That Australia’s banks have not only survived but made enormous profits in the first year of the global recession might, on the surface, indicate that they are exceptionally robust. That view certainly dominates in the Australian corporate press and the Reserve Bank.
According to Michael Stutchbury, economics editor for Rupert Murdoch’s Australian newspaper, “the banks have been the first line of defence against the global financial crisis” and Australia “has one of the world’s most resilient and effectively supervised financial sectors.” In a similar vein, Ross Gittins, writing for the Sydney Morning Herald, claims that “one of our greatest strengths compared with the Americans, British and other Europeans is that although some of our lesser financial institutions have failed, our banks have been rock solid.” Gittins alleges that strong regulation stopped Australian banks from getting too involved in the so-called toxic asset trade in the lead up to the 2008 crash. He praises the country’s financial overseer, the Australian Prudential Regulation Authority, for making sure that local banks, in contrast to their overseas counterparts, keep their capital reserves relatively high in relation to their debts.
Commentary like this is not just superficial. It represents a conscious re-writing of recent history and a falsification of the banks’ real position. One year on from the crash, the financial elite is keen to hide the distinctive weaknesses of the Australian financial sector and of the Australian economy more broadly. It is desperate to promote the idea that national regulation is an effective prophylactic against global financial shocks. Most importantly, the various financial commentators try to obscure the role that the Rudd Labor government’s ‘wholesale lending guarantee’ has played in saving Australia’s four major retail banks and extending the reach of their oligopoly.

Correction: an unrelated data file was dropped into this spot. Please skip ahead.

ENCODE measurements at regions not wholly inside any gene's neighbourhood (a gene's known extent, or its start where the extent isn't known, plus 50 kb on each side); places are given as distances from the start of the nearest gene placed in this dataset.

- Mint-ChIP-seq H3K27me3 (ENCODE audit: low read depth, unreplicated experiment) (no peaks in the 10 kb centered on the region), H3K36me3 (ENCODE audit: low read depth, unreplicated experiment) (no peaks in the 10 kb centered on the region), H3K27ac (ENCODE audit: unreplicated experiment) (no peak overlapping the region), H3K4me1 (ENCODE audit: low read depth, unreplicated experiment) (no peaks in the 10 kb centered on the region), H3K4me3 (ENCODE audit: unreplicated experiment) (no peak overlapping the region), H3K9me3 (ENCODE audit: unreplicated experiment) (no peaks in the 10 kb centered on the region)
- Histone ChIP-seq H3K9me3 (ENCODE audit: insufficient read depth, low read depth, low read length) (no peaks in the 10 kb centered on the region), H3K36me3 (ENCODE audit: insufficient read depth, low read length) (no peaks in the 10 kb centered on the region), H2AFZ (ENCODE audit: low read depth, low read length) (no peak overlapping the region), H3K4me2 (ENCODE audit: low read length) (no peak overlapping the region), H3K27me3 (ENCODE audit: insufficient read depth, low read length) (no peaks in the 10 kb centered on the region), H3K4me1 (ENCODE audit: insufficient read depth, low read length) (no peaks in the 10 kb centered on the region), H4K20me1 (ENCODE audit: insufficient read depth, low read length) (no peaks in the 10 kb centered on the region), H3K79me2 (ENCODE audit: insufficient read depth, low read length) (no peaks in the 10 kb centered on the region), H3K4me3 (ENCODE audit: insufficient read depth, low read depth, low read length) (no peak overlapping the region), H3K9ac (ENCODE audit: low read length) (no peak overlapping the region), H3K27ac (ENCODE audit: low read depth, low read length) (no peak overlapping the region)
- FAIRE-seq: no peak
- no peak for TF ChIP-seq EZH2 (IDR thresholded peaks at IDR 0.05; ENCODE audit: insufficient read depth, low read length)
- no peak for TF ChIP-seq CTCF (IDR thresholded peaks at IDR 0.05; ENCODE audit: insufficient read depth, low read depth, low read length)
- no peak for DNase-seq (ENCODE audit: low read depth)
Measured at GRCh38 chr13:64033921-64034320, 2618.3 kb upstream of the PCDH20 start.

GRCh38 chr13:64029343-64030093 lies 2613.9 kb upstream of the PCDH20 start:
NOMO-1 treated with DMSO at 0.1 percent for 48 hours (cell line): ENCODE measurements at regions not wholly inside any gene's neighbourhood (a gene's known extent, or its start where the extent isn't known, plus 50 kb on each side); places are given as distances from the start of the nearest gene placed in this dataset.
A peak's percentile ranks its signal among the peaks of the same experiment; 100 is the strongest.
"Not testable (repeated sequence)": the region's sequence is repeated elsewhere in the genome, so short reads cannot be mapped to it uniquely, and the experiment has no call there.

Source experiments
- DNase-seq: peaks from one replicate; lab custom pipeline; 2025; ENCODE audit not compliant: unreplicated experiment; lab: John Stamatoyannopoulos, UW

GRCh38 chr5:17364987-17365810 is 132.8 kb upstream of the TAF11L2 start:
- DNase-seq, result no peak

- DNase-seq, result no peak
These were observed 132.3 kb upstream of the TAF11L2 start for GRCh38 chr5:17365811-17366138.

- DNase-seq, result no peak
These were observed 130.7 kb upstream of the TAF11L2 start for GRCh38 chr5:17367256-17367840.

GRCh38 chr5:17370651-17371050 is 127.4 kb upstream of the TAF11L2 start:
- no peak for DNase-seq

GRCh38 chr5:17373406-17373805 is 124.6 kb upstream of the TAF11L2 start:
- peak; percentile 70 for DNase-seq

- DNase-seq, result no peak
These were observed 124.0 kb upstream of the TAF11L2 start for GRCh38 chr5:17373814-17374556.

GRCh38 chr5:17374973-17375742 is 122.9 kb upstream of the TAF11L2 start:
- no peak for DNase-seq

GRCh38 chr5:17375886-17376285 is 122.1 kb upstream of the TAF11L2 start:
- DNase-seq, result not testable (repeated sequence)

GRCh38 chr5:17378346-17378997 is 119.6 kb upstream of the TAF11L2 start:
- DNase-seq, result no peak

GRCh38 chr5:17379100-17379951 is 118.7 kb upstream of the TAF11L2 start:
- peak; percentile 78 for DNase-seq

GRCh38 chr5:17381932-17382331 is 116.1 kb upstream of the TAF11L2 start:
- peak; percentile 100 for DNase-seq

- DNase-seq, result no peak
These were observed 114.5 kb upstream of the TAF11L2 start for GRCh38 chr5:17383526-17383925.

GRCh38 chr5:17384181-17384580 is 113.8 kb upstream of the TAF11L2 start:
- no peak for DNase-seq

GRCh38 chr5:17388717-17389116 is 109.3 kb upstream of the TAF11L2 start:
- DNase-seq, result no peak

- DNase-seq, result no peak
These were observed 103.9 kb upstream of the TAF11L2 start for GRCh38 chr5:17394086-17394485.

The role of the wholesale lending guarantee
The Labor government passed its so-called ‘wholesale lending guarantee’ into law in November 2008, assisted by an apparent pact of silence on the part of the finance sector and the media. The lack of reporting belied the enormity of what was happening. For a small fee, government would now guarantee all of the banks’ overseas borrowings, including the rollover of hundreds of billions in existing debt. This was not just a case of government lending the banks a helping hand in hard times. Rather, Australia’s four big domestic banks had told the government in October, as the world went into financial meltdown, that without its backing, they would collapse.
How did the Australian banks come to be effectively insolvent (i.e., bankrupt) by October 2008? After all, it is certainly true that they had been far less involved in the global securitisation trade than most other major banks in OECD countries. They were far less exposed to the world of toxic debt.